Investigators believe a massive fire that erupted on the Navy ship the USS Bonhomme Richard may have been intentionally set, and a Navy sailor has been identified as a possible suspect, two Defense officials confirmed Wednesday.
The new details in the investigation of the July fire were reported earlier Wednesday by KGTV, an ABC affiliate in San Diego where the amphibious assault ship is based.
Two Defense officials confirmed to NBC News that investigators now suspect arson.
But the investigation is ongoing, and a determination has not been made as to whether the sailor is an actual suspect in the fire.
The sailor was not named, and no additional details were released.
“The Navy will not comment on an ongoing investigation to protect the integrity of the investigative process and all those involved. We have nothing to announce at this time,” Navy spokesman, Lt. Tim Pietrack, said in an email Wednesday night.
The Naval Criminal Investigative Service, with assistance from the federal Bureau of Alcohol, Tobacco, Firearms and Explosives’ national response team, is investigating the circumstances of the fire.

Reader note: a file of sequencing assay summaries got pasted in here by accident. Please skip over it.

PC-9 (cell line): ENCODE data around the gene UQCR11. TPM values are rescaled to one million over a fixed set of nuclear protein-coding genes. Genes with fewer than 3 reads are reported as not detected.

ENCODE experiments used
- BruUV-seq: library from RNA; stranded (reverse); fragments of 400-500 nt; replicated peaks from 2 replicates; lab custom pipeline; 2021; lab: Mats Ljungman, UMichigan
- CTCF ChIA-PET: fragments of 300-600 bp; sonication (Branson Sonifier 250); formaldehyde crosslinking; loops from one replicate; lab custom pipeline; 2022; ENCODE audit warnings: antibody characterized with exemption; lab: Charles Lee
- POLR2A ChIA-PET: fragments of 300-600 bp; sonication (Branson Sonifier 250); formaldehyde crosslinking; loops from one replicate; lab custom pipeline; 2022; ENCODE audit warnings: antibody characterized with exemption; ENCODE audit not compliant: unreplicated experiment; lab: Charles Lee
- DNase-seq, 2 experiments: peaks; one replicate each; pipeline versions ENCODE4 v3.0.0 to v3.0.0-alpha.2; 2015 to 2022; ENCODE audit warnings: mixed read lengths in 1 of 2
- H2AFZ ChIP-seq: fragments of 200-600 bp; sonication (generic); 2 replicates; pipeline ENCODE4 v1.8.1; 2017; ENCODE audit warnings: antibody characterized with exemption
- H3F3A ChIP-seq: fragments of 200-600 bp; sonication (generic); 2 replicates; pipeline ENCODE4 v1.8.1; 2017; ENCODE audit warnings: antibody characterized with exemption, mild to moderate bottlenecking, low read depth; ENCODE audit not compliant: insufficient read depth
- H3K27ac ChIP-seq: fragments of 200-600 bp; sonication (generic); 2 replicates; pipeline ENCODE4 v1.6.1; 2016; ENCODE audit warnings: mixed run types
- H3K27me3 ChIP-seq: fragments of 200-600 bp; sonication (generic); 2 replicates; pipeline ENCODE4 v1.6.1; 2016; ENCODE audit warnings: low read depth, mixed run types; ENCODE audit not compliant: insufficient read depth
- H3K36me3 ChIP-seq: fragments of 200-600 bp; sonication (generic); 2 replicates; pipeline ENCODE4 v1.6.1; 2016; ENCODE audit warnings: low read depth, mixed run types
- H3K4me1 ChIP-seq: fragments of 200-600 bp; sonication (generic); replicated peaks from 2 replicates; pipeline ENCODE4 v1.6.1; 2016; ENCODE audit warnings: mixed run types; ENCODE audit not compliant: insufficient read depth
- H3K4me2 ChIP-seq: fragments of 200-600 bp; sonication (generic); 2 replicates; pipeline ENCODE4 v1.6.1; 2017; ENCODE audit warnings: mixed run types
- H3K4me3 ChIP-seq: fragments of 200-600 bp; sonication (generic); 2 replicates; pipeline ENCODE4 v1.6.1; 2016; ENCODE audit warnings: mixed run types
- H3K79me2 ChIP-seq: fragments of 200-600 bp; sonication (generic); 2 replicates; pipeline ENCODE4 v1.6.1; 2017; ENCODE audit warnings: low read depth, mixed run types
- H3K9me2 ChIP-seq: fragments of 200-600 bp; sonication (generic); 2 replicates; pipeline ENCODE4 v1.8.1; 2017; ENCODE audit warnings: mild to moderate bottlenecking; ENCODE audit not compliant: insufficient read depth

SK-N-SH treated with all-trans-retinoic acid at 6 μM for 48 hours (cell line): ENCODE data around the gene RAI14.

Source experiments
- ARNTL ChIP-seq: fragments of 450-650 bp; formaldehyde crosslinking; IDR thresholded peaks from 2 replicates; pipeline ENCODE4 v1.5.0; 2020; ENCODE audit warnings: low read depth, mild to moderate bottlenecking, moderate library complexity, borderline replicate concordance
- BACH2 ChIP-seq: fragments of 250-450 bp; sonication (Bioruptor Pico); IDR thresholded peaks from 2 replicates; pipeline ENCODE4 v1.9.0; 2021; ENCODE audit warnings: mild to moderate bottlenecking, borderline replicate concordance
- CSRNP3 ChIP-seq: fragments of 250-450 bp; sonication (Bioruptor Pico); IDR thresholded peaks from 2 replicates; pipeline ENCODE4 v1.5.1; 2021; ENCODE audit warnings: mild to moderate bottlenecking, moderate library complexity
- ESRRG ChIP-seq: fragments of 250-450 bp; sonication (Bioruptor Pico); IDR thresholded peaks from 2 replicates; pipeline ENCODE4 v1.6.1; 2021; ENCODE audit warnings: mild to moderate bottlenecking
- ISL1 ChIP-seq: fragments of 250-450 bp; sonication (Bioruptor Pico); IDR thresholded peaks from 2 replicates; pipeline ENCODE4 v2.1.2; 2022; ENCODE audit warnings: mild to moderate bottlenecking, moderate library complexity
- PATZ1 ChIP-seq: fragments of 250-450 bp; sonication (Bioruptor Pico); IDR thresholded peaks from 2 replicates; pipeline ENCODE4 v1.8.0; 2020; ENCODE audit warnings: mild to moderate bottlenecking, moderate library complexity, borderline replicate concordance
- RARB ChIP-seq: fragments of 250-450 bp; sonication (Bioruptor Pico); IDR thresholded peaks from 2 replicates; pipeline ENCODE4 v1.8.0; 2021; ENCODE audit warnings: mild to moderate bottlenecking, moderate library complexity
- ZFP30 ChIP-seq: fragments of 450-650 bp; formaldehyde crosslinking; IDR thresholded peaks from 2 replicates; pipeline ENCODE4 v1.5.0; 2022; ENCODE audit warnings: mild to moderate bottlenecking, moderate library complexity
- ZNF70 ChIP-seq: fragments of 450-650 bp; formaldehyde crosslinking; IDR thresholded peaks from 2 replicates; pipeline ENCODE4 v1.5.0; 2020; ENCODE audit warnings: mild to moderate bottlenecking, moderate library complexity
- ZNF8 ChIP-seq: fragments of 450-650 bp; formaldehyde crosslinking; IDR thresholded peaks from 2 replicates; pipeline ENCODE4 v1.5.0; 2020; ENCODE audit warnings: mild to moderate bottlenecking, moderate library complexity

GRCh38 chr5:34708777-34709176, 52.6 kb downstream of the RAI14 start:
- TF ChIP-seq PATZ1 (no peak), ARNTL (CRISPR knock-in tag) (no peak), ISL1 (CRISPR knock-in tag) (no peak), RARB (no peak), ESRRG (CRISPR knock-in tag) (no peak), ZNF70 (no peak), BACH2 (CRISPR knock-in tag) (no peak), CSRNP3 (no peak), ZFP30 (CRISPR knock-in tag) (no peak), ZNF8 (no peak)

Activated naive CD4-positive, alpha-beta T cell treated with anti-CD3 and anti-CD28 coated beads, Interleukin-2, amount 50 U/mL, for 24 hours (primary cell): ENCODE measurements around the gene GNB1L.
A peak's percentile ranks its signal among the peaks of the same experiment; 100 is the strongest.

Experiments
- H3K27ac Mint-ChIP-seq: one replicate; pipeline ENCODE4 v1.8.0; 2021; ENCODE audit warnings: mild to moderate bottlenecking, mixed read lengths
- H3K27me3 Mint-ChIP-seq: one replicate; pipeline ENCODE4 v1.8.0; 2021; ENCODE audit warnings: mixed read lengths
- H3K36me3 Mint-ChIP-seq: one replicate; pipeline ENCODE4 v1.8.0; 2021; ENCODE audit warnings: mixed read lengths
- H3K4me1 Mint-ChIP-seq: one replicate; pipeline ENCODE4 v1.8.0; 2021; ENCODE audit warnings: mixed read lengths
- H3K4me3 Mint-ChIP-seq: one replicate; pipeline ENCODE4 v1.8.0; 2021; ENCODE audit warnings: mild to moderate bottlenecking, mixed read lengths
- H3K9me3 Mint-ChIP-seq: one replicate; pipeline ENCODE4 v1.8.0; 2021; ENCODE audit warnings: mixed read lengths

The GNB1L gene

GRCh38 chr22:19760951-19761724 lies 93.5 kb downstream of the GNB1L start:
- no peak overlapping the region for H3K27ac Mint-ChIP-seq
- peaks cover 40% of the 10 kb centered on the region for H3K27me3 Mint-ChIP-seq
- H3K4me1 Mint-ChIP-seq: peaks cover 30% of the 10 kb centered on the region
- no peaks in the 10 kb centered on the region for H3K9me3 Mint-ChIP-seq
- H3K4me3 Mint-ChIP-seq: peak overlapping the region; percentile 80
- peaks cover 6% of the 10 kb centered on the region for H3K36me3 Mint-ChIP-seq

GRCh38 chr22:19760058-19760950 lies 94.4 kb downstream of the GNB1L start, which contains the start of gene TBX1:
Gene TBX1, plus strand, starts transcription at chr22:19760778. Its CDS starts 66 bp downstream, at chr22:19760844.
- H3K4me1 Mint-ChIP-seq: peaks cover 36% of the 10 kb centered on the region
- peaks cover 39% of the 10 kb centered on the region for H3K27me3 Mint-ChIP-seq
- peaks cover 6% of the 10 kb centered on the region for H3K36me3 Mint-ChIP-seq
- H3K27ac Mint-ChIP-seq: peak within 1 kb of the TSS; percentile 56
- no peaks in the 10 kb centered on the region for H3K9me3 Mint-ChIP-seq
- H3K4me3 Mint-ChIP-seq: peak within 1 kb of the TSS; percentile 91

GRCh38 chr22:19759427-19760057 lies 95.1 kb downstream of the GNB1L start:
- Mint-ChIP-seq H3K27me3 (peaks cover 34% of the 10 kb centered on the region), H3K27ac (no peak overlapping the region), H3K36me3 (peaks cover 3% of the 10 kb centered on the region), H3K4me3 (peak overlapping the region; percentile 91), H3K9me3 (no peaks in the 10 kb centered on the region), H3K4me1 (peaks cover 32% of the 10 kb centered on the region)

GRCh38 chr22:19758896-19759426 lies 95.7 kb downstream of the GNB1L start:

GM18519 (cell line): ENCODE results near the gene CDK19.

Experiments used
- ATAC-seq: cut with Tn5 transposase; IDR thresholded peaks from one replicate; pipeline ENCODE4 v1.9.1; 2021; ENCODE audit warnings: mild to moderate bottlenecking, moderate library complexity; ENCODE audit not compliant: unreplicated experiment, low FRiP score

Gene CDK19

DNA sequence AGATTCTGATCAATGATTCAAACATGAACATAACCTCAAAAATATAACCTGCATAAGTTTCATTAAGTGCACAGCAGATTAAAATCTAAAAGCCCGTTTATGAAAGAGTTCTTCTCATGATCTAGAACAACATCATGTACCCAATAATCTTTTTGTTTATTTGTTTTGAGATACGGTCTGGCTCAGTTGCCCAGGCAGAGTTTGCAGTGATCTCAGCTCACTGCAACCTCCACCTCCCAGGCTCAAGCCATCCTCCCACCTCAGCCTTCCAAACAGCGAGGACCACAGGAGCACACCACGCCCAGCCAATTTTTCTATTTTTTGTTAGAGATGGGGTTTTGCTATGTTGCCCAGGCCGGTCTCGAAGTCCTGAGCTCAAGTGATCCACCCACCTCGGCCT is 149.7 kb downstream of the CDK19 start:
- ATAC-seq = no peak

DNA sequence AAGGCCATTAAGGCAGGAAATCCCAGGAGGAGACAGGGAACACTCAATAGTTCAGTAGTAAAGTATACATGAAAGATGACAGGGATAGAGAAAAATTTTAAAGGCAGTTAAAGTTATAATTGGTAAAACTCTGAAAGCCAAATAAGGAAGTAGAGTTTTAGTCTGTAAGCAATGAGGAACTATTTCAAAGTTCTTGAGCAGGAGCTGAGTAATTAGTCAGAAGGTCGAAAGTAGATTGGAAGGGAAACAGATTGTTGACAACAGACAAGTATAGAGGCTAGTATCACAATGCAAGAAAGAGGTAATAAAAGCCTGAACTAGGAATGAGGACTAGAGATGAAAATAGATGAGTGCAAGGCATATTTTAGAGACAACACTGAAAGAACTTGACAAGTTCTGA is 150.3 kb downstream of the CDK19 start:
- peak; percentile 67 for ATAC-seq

The fire started July 12 and was extinguished four days later after extensive damage
The ship, an amphibious assault ship that works to deploy elements of a Marine landing force, was based at Naval Base San Diego after spending six years in Japan.
Chief of Naval Operations Admiral Michael M. Gilday has praised the work of more than 400 sailors from 16 ships based in San Diego who helped fight the fire and pledged a thorough investigation.
He has previously said that restoring the USS Bonhomme Richard to its status as an amphibious assault ship, “could be too heavy a lift,” but there may be other options for how to restore it.
Eleven of the ship’s 14 decks were “devastated by the fire,” he said.
Shortly after the fires were extinguished, a Navy official said that if the ship was deemed unsalvageable it would cost $4 billion to replace.
Damage assessment is ongoing, Navy spokesperson Lt. Ryan Slattery said in an email Wednesday.
“Naval Sea Systems Command (NAVSEA) is conducting thorough damage assessments to determine USS Bonhomme Richard’s hull and structural integrity and identify which components and systems can be repaired or require replacement, as well as an estimate of repair costs,” Slattery said.
“These assessments are ongoing, and NAVSEA’s findings will allow the Navy to make informed cost and schedule decisions regarding the future of the ship,” he said.
The Bonhomme Richard was nearing the end of a two-year upgrade estimated to cost $250 million when the fire broke out, NBC San Diego reported.
About 160 crew members were on board when the fire started, but all were accounted for.
More than 60 sailors and civilians suffered what were described as minor injuries, including heat exhaustion and smoke inhalation, before the fire was extinguished.
An NCIS spokesman said that out of respect for the investigative process, the law enforcement agency does not comment or confirm details related to ongoing investigations.
Phil Helsel contributed.